She was being treated by a nurse and was also on herbal medication at home but decided to present to the hospital because of worsening symptoms.

She attained menarche at the age of 13 years and had a regular menstrual cycle of 28 days with moderate flow of 3–4 days duration before onset of symptoms.

She was Para 10+0, 8 alive. All pregnancies were registered for antenatal care but deliveries were all at home.

She was admitted to a private hospital during an episode of heavy menstrual bleeding 4 months before presentation and was transfused with 2 units of blood. She was evaluated while on admission and a diagnosis of uterine fibroid was made. She was counseled for myomectomy, but she declined surgery for financial constraints. The heavy menstrual flow persisted and was later associated with an offensive vaginal discharge.

Examination revealed an ill-looking woman who was in intermittent painful distress. She was pale, febrile (temperature: 37.8°C), anicteric, not dehydrated, without any lymphadenopathy or pedal edema. Her respiratory rate was 27 cycles/min and regular. The lung fields were clinically clear. Her pulse rate was 108 beats/min, regular and small volume. The blood pressure was 90/60 mmHg. The heart sounds were normal. Her abdomen was full and moved with respiration; she had tenderness in the supra-pubic region making it difficult to assess the uterine size. The liver, spleen, and kidneys were not palpably enlarged. There was no ascites, and the bowel sounds were normal. Pelvic examination revealed a huge mass protruding outside the vagina with an offensive discharge. It measured 20 cm × 14 cm, boggy with some areas of necrosis. It was firm in consistency with a long stalk that was attached to the uterus. The cervical rim was not felt, and there was no contact bleeding.

A clinical impression of septic huge prolapsed polypoidal uterine fibroid with hypovolemia and severe anemia was made.

Her hematocrit was 17%, white cell count was 20.0 × 109/L, and neutrophils were 80%. Electrolytes, urea, and creatinine were normal. Abdominopelvic ultrasound revealed globular uterine contour but with an abnormally appearing uterine fundus. The enlarged uterus measured 10.5 cm in maximum anteroposterior diameter. The endometrial cavity seems to contain mixed echogenic fairly rounded lesion surrounded by echogenic fluid.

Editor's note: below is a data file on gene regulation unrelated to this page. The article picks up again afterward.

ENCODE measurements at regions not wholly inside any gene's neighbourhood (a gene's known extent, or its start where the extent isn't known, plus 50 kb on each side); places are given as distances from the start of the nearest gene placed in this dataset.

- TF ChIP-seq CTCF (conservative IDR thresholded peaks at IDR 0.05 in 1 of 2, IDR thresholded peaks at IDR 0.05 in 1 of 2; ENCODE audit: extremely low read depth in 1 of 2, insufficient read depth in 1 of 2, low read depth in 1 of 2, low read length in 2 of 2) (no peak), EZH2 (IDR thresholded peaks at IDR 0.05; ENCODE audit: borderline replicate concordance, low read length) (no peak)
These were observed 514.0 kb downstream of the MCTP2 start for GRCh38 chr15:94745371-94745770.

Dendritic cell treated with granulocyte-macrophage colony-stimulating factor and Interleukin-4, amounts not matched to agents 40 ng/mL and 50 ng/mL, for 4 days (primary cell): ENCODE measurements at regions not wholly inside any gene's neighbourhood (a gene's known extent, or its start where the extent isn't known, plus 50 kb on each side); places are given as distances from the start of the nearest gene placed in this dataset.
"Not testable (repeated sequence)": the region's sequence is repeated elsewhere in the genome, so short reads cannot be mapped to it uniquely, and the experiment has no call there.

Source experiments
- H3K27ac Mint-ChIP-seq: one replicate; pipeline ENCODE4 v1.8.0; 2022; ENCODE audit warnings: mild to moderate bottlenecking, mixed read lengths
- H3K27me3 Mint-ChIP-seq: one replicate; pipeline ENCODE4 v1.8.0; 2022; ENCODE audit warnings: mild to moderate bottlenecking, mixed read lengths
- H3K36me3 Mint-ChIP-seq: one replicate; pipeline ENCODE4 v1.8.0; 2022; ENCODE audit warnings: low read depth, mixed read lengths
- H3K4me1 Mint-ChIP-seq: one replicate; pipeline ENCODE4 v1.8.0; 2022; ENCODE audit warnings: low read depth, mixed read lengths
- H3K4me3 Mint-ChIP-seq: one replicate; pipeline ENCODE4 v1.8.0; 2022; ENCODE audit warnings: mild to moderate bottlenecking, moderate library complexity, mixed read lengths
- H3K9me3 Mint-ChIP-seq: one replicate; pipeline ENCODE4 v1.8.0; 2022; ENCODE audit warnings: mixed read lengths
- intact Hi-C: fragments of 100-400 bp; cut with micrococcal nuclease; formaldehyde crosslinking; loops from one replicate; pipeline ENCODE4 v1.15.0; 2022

She was resuscitated with intravenous fluids and was commenced on antibiotics. A urethral catheter was passed, and about 850 ml of urine was drained.

The prolapsed necrotic fibroid was twisted around its pedicle, avulsed, and the stalk ligated in the emergency unit. Pelvic examination performed after removal of the fibroid polyp revealed an inverted uterus with the uterine fundus at the level of the middle third of the vagina. She had 5 units of blood transfused and was counseled for examination under anesthesia, laparotomy with a possibility of an abdominal hysterectomy.

She had surgery 2 days after admission. On examination under anesthesia, a distended vagina that contained an inverted uterus that measured about 10 cm × 8 cm in dimension was seen. At laparotomy, a fully inverted uterus was seen with only the round ligaments, the fallopian tubes, and ovaries in view abdominally [Figure 2]. She had total abdominal hysterectomy after repositioning the uterus back into the abdominal cavity with preservation of both ovaries. Her postoperative recovery was satisfactory. Hematocrit after surgery was 30%. She was discharged on the 5th day after surgery.
Figure 2: At laparotomy: A fully inverted uterus, round ligament, fallopian tubes, and ovaries in view.

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Pathology report of the prolapsed fibroid reported a leiomyoma with cystic degeneration and hemorrhagic areas.